My first encounter with Joomla was as part of migrating an existing client site from their current CMS system called Art72 to Joomla. The brief from the client was to be able to change content, add a photo and video gallery, have multi-language capabilities and to adjust/add some menus to better reflect the new services offered. The existing CMS package couldn't do what was required without extensive modification and it was also written in German. The solution was to migrate the site to Joomla CMS package and add in extensions for multiple languages, photos and videos, and then update the menu structure as required.
This post will describe my experiences migrating the site and some of the Joomla extensions that I used.
I built a default Joomla site on my local PC under IIS7. I also copied the existing CMS setup from the clients ISP and setup a replica of the client's site on my local PC under IIS7.
Next I created blank ariticles, sections and categories that reflected the existing site structure on my local Joomla site. Once done I was able to cut and paste content from the old system to the new Joomla site. I then created a menu structure (with the new changes requested by the client) and linked the menus to the respective articles. This all took me quite a bit of time as tables were used extensively throughout the original content and needed to be adjusted a bit when copied over to Joomla. I found that the default editor didn't handle the tables very well. Searching around lead me to JCE editor which worked better with tables but also had a few more features than the standard editor. I will be using this for any of my future sites.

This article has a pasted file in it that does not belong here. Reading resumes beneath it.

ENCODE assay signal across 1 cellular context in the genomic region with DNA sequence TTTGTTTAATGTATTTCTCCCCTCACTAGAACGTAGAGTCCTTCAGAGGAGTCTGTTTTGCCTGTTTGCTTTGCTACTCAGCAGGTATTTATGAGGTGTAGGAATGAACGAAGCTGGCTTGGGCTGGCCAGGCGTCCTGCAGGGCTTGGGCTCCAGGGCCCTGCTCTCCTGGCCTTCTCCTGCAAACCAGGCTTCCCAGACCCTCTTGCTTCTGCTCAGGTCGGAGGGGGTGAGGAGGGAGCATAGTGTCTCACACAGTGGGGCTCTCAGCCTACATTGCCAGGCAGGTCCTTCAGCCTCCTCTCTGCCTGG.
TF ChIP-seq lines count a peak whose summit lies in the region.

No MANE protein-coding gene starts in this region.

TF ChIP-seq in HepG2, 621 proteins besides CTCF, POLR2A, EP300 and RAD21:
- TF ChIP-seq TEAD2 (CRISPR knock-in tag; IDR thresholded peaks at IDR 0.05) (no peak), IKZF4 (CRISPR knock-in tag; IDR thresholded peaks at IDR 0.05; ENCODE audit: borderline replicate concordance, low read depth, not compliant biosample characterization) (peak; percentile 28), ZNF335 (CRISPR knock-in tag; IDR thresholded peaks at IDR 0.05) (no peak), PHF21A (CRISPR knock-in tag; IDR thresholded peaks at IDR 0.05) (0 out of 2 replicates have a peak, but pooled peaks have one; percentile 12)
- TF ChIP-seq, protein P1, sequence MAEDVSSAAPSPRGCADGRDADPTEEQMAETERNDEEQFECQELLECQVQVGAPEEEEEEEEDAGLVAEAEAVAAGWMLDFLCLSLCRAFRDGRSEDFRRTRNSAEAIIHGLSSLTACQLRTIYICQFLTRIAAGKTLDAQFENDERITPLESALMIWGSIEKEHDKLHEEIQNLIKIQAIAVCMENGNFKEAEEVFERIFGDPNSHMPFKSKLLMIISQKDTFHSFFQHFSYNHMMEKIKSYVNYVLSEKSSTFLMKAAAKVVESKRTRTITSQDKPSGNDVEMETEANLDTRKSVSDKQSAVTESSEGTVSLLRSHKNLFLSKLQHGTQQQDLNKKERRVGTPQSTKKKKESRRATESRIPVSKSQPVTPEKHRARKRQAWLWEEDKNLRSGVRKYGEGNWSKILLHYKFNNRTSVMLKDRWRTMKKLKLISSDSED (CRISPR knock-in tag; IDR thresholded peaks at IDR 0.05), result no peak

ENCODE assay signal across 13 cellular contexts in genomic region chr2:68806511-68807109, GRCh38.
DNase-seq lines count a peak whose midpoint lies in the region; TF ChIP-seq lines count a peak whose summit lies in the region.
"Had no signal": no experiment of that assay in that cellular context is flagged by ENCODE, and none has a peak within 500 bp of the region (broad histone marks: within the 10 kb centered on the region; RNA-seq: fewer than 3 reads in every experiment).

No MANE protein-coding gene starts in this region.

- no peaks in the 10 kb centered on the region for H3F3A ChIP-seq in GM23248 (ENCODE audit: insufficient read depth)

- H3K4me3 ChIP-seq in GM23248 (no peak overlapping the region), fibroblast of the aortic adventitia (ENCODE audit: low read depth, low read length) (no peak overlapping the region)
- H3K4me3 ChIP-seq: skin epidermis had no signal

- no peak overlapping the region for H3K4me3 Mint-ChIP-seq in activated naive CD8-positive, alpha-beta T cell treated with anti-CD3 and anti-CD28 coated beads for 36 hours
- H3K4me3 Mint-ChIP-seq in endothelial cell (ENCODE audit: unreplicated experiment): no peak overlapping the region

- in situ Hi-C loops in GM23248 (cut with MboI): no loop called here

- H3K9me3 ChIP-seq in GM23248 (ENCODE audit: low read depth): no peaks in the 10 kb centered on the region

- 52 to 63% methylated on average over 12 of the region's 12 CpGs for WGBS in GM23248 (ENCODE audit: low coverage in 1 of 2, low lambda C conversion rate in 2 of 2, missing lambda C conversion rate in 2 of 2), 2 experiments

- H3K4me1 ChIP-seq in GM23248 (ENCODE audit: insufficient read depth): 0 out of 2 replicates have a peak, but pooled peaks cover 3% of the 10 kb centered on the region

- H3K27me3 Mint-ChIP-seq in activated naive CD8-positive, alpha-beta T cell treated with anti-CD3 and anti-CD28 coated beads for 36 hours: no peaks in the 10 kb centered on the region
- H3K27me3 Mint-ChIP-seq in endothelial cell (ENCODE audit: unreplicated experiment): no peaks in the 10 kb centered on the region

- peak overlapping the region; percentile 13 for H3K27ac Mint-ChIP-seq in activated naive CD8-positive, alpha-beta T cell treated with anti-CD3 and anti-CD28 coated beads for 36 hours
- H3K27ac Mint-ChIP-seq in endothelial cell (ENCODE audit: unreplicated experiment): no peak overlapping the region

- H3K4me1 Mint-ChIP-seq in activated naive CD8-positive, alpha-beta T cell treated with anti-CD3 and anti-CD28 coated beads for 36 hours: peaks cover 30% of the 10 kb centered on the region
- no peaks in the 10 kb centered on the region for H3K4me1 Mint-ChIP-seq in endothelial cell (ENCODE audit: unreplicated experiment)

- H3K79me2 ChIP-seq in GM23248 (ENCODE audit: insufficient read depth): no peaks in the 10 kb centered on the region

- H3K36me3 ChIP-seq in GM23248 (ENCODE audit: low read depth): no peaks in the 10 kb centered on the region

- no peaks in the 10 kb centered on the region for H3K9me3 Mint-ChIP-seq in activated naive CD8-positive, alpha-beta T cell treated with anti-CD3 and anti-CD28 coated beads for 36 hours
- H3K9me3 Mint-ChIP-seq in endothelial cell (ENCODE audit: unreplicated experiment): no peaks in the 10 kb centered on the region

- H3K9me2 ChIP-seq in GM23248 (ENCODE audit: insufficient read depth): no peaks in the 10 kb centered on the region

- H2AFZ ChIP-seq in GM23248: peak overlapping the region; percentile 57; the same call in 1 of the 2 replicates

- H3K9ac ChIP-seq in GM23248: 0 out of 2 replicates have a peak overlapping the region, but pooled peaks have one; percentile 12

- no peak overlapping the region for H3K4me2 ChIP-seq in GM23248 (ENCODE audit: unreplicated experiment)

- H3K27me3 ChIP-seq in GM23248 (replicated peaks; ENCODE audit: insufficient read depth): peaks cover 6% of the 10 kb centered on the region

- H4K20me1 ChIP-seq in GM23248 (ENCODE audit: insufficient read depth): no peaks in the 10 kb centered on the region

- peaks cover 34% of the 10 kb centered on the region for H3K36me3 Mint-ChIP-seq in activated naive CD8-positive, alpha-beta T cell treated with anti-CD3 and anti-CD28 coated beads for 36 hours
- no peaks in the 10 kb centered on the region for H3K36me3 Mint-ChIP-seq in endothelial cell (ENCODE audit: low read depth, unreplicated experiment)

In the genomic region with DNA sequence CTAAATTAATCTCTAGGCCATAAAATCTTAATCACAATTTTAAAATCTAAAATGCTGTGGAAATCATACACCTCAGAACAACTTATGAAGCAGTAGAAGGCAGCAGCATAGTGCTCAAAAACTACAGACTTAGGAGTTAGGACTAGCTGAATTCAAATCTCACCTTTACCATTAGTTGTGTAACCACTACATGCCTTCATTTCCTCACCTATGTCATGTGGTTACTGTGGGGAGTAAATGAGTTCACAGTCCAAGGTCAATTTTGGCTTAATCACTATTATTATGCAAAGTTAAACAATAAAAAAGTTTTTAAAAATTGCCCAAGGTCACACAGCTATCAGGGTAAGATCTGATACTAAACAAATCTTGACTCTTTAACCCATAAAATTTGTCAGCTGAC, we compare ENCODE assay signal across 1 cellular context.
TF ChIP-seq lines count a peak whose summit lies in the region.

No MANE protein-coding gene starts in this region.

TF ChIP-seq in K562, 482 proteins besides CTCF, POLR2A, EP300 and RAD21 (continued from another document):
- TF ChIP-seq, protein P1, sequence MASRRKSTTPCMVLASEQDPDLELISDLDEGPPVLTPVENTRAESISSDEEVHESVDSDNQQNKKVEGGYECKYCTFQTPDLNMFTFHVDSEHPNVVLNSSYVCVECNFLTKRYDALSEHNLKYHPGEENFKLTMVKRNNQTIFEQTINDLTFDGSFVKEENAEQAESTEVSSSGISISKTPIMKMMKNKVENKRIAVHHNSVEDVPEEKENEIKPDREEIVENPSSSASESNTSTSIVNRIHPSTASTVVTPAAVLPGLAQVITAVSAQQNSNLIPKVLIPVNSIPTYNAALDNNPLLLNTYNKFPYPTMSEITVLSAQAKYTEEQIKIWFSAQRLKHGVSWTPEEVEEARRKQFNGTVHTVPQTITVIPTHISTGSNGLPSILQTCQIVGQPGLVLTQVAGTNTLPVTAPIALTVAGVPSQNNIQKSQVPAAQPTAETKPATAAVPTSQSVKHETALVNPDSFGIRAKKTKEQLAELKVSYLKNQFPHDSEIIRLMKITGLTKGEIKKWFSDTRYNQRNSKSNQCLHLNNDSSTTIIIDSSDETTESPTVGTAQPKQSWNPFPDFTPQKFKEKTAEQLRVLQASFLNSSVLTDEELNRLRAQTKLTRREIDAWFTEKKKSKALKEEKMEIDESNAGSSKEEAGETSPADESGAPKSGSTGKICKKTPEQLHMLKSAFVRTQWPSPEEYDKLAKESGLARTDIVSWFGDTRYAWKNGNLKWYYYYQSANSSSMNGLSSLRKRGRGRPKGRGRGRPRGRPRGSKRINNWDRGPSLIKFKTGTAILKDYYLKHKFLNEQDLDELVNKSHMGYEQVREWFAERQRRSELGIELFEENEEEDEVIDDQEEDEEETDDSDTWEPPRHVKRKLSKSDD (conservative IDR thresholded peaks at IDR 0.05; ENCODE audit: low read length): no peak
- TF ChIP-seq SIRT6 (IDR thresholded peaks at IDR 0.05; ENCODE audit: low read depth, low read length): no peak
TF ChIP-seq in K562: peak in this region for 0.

Once menu's and content were in place I started looking for a template that I could customize to match the existing colour scheme. I tried quite a number but none suited my needs. In the end I created a new custom template based on the the built in JA PURITY template.
I also needed to add in a photo gallery. Again after testing out a few different one I settled on using CSS Gallery. It's a plugin that can be included within your content by using a simple tags wrapping around a directory name that contains the photos you want to use for the gallery. The frist time the page is browsed to CSS gallery creates the thumbnails and copies of the photos at the required resolution.
At this stage I wanted to get the client to have a look at what I had done and request any additional changes. I needed to move the site from my desktop PC to my laptop. I found that Akeeba Backup did the job. It creates a zip of the site which you copy across and extract to the new location. With IIS7 I needed to stop the web services first in order to overwrite some locked files. Akeeba creates a modified installation directory as part of the backup process which is used to create and populate the site's database in the new location. It was really straighforward. The only issues I had came later when I had added a substantial amount of video to the site. I will describe what the issue was and my workaround in the next post.
The client liked what I had achieved to that point and also had quite a number of additional requirements & slight corrections that he suggested. More in the next post.